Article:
Holes (2003)

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Released 17-Aug-2004

Cover Art

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Details At A Glance

General Extras
Category Family Main Menu Introduction
Main Menu Audio & Animation
Audio Commentary-Cast
Audio Commentary-Director And Writer
Featurette-The Boys Of D-Tent
Featurette-Digging The First Hole
Deleted Scenes-6
Music Video-D-Tent Boys - 'Dig It'
Rating Rated PG
Year Of Production 2003
Running Time 112:33
RSDL / Flipper RSDL (78:01) Cast & Crew
Start Up Language Select Then Menu
Region Coding 2,4 Directed By Andrew Davis

Walt Disney Studios Home Ent.
Starring Sigourney Weaver
Jon Voight
Tim Blake Nelson
Shia LaBeouf
Khleo Thomas
Jake M. Smith
Byron Cotton
Brenden Jefferson
Miguel Castro
Max Kasch
Noah Poletiek
Zane Holtz
Steven Kozlowski
Case Amaray-Transparent-Secure Clip
RPI ? Music Byron Cotton
Brenden Jefferson
Max Kasch

Video Audio
Pan & Scan/Full Frame None English Dolby Digital 5.1 (448Kb/s)
Spanish Dolby Digital 5.1 (384Kb/s)
French Dolby Digital 5.1 (384Kb/s)
English Audio Commentary Dolby Digital 1.0 (96Kb/s)
English Audio Commentary Dolby Digital 1.0 (96Kb/s)
Widescreen Aspect Ratio 1.85:1
16x9 Enhancement
16x9 Enhanced
Video Format 576i (PAL)
Original Aspect Ratio 1.85:1 Miscellaneous
Jacket Pictures No
Subtitles English
English for the Hearing Impaired
Spanish Titling
French Titling
Spanish Audio Commentary
Danish Audio Commentary
French Audio Commentary
Finnish Audio Commentary
Swedish Audio Commentary
Norwegian Audio Commentary
Spanish Audio Commentary
Danish Audio Commentary
French Audio Commentary
Finnish Audio Commentary
Swedish Audio Commentary
Norwegian Audio Commentary
Smoking Yes, Very briefly
Annoying Product Placement No
Action In or After Credits Yes

NOTE: The Profanity Filter is ON. Turn it off here.

Plot Synopsis

     Stanley Yelnats IV is a very unusual boy who comes from a very unusual family, and this is a rather unusual kids' film. Stanley (Shia LeBeouf) and his family have all apparently been living under a curse since great great grandfather made an omission in his mission for Madame Zeroni (played gloriously by the inimitable Eartha Kitt.) As his father (none other than Henry Winkler) dejectedly continues his search for the perfect solution to foot odour, Stanley finds himself accused of the heinous crime of stealing a pair of shoes from a baseball hero which were destined for auction in a children's charity event.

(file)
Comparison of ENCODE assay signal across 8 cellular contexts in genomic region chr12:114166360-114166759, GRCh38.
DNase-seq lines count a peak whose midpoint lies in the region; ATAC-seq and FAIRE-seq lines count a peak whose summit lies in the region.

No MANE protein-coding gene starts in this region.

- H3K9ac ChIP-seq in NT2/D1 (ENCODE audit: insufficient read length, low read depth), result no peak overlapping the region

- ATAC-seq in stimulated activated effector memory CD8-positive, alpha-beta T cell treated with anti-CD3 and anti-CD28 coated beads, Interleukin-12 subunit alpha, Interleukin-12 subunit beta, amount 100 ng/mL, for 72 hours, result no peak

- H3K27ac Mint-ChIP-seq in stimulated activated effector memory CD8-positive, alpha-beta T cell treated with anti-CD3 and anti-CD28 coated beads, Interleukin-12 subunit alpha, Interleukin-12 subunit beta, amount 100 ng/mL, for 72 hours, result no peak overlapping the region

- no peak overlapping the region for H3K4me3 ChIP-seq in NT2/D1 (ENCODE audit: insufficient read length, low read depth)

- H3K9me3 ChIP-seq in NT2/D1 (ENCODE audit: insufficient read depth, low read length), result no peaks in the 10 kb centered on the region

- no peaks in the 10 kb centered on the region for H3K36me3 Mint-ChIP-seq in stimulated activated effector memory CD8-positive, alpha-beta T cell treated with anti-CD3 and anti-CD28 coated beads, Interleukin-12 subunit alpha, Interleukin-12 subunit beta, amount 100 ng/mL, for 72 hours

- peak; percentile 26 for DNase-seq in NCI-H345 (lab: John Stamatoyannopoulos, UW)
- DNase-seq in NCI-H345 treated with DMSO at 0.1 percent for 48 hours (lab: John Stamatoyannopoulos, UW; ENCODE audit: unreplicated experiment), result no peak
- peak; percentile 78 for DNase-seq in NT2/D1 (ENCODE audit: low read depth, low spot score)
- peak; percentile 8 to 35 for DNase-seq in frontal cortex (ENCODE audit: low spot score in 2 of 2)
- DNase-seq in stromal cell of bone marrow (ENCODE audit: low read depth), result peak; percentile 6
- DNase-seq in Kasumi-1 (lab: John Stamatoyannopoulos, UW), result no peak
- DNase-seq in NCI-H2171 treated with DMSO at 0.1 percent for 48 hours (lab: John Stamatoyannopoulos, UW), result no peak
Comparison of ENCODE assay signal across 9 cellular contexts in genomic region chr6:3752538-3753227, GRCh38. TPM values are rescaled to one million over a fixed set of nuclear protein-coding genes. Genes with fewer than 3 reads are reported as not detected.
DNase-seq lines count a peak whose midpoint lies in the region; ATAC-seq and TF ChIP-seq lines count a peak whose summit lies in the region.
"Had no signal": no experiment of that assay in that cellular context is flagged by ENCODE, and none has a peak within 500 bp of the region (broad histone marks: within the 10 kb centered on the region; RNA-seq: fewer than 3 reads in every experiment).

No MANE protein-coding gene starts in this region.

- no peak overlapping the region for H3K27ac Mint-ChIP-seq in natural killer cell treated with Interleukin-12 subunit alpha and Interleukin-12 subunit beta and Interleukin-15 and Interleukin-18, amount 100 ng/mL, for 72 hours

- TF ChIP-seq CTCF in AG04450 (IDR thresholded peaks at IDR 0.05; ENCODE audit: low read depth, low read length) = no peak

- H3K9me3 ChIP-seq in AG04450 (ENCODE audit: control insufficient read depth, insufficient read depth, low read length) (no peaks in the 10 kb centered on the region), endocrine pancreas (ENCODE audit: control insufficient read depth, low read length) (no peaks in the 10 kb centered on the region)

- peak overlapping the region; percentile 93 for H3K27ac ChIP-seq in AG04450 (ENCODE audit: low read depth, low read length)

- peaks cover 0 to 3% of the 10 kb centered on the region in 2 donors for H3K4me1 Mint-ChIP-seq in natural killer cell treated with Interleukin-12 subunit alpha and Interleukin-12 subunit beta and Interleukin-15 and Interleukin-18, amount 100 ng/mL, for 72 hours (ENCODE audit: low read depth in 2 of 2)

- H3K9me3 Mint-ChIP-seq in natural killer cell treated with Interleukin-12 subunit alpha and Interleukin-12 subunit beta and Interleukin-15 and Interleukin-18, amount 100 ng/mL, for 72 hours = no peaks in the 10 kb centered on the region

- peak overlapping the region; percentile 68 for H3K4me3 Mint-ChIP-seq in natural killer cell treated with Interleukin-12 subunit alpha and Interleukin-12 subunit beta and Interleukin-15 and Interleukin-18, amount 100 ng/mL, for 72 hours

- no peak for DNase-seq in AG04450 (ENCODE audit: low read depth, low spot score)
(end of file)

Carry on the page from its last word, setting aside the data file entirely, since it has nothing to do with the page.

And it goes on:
Despite his protestations of innocence, he finds himself in court and off to an 18 month stint at Camp Green Lake - a detention camp for troubled youth. Here, Stanley and his bunch of mates suffer under the hands of Mr Sir (John Voight), Dr Pendanski (Tim Blake Nelson) and the brutal Warden (Sigouney Weaver), who has an ulterior motive for making the boys dig eternal numbers of holes that goes way beyond her interest in building their character. This film interweaves a number of tales - Stanley's trials at the camp, the saga of his great great grandfather, and the mysterious connection with Kissin' Kate Barlow warp and weave through the story until all is finally revealed in its denouement.

     The source material for this film comes from a book by Louis Sachar which apparently was a sensational hit with the preteen American market. Wisely, director Andrew Davis seconded Sachar to write the film script as well. I confess to not being a great fan of the kind of genre that Davis normally produces, wham bang pieces like Collateral Damage and The Fugitive are not my preferred choice; and perhaps some of the subtlety that was potentially in the story may have been lost. But what Davis does understand is action, pace and teen vernacular and, with a few notable hiccups, this movie does roll along at a cracking pace. Voight, Nelson and Weaver all seem to be having a fine time, and there was a cheeky soundtrack nod for fans of O Brother Where Art Thou (in which Nelson shone) by the inclusion of the song Down to the River to Pray.